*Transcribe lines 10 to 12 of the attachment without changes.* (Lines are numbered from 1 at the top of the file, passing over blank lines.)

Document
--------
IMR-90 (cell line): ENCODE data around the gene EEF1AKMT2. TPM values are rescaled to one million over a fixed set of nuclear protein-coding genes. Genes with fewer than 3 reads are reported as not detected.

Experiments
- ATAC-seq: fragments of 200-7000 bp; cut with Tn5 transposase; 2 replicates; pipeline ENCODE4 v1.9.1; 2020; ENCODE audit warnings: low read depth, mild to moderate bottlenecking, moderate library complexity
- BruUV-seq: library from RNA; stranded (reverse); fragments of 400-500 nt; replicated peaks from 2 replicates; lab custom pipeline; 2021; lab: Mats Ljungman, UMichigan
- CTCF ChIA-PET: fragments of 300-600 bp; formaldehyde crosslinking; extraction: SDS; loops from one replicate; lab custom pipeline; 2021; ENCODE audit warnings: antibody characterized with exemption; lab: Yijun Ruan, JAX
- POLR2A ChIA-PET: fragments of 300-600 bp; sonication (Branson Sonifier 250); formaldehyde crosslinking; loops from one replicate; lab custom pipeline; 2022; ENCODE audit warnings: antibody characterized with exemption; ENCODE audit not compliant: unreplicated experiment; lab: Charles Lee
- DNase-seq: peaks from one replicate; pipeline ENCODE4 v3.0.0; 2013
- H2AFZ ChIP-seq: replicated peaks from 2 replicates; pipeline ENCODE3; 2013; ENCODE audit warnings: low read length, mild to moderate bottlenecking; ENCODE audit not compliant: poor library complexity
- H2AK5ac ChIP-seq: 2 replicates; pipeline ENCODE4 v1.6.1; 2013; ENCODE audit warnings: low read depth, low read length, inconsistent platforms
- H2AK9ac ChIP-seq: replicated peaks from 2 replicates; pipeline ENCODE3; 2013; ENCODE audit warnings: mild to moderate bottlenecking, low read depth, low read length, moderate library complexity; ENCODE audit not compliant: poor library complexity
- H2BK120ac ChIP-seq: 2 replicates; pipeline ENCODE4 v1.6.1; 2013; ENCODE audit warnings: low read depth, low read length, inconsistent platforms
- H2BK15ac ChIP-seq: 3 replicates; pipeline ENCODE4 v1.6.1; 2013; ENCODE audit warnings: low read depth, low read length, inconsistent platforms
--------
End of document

- H2AK9ac ChIP-seq: replicated peaks from 2 replicates; pipeline ENCODE3; 2013; ENCODE audit warnings: mild to moderate bottlenecking, low read depth, low read length, moderate library complexity; ENCODE audit not compliant: poor library complexity
- H2BK120ac ChIP-seq: 2 replicates; pipeline ENCODE4 v1.6.1; 2013; ENCODE audit warnings: low read depth, low read length, inconsistent platforms
- H2BK15ac ChIP-seq: 3 replicates; pipeline ENCODE4 v1.6.1; 2013; ENCODE audit warnings: low read depth, low read length, inconsistent platforms